Michigan lawmakers' bill aims to help veterans sickened by burn pit exposure
During Clarkston resident Jared Enochs' tour in Iraq with the U.S. Army, jet fuel was used to burn waste 24 hours a day in an open-air pit that he estimates at about 10.5 acres in size.
He breathed the "nauseating" smoke from the pit during his 13-month deployment in 2010 and 2011, working directly around it to discard trash, equipment and "anything that we deemed that wasn't sellable to locals or to be sent home," he said.
Enochs, now 31, said he didn't realize the health risks associated with exposure to the toxins in the smoke until he left Iraq, returned to Michigan and was plagued by health problems ranging from neuropathy to colitis to vitamin deficiencies and a condition causing reduced blood flow to his heart, he said.
He tried for more than 10 years to get coverage and care from the Department of Veterans Affairs, but he said it never felt like his underlying medical issues were addressed, so he sought care from private physicians.
"Life has been hard since I came back from Iraq," he said on a Wednesday call. "The VA has made it much harder, in my just trying to get any kind of recognition of this."
A bipartisan pair of Michigan lawmakers who also served in Iraq are pushing legislation that aims to make it easier for veterans like Enochs to get care and benefits for illnesses tied to their prolonged exposure to burn pits overseas.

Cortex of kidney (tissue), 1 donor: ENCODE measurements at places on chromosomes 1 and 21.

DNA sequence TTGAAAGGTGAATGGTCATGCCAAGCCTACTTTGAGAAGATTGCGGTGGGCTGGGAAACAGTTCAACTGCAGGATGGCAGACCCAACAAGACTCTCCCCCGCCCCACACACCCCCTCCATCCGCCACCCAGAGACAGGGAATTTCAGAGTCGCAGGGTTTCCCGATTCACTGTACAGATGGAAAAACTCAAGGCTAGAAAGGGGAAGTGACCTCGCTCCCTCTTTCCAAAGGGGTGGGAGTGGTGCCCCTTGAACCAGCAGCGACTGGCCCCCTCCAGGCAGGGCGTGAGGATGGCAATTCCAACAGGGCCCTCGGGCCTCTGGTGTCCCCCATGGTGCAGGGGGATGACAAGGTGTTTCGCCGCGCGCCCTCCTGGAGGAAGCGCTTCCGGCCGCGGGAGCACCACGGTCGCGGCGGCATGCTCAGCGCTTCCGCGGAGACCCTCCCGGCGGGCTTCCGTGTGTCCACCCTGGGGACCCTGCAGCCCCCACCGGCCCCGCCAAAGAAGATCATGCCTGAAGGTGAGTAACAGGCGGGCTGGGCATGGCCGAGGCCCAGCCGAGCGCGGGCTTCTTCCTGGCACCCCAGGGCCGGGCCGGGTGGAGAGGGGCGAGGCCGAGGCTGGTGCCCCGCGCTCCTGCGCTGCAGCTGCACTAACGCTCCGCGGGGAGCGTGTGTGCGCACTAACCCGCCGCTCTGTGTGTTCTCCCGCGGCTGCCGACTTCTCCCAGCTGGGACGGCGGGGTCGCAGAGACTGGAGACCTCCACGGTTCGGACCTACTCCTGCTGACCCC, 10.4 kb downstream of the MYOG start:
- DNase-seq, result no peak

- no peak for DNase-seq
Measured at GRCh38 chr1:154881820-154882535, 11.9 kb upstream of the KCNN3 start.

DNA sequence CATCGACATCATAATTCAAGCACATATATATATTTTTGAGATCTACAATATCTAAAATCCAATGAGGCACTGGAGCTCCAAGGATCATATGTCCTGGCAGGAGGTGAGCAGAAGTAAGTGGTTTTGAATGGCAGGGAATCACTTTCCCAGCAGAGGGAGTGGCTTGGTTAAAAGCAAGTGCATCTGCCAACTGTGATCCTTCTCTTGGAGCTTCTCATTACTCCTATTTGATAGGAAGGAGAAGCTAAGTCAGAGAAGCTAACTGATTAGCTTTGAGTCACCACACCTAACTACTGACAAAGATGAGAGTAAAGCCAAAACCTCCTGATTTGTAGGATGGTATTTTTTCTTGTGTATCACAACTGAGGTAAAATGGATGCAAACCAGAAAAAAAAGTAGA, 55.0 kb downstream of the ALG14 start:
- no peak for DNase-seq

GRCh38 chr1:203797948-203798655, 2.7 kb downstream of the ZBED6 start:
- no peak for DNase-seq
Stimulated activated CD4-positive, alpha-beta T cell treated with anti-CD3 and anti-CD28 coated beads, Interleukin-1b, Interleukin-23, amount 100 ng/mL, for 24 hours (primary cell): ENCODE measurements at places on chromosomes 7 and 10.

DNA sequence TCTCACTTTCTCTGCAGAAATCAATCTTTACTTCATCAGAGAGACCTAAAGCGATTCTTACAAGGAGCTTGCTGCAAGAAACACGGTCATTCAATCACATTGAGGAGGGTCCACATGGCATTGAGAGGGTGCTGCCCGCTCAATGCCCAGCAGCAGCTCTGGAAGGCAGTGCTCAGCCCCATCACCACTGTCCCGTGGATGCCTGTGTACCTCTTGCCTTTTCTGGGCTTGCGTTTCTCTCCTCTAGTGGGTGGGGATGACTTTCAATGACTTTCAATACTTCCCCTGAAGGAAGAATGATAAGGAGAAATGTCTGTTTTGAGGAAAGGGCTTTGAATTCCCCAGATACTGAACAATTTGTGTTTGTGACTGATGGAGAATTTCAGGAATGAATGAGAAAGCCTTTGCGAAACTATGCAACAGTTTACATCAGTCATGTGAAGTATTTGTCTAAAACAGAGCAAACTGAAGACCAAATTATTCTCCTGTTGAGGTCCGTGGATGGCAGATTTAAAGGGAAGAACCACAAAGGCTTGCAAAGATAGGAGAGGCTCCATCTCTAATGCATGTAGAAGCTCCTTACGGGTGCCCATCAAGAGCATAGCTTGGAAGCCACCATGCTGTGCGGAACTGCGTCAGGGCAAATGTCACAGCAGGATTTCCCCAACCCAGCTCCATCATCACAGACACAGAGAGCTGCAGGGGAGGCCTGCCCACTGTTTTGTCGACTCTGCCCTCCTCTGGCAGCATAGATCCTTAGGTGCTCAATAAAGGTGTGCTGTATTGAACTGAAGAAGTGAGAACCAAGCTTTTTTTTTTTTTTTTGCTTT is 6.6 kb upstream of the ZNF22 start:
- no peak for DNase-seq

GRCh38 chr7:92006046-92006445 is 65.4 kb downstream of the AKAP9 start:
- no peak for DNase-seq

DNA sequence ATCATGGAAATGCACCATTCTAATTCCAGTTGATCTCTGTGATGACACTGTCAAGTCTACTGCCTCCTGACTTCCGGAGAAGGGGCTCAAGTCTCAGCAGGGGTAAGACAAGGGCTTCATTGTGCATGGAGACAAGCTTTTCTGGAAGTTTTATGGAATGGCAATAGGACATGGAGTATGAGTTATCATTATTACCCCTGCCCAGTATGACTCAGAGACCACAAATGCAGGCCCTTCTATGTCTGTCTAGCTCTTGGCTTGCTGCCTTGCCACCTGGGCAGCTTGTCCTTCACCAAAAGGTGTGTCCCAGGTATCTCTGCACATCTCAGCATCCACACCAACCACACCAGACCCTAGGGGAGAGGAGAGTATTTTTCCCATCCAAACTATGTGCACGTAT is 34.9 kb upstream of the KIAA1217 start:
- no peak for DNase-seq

Smoke from the burn pits, which were common at U.S. bases in Iraq and Afghanistan and other Middle Eastern countries, contains toxins and chemicals. But veterans who experience unexpected sicknesses after exposure are often unable to access benefits, in part because the military has not formally linked the burn pits to illnesses.
U.S. Reps. Elissa Slotkin, D-Holly, and Peter Meijer, R-Grand Rapids Township, introduced a bill in Congress this month that would formally concede that service members in certain locations were exposed to toxic chemicals from burn pits during their time of service.
This concession, they say, would remove the burden from the veteran seeking care to prove that they were exposed to a burn pit, which were commonly used by the U.S. military overseas to dispose of trash, plastics, batteries, medical and even human waste.
“The bottom line is that you shouldn’t be fighting the VA at the exact moment you are fighting for your life,” Slotkin said on the Wednesday call.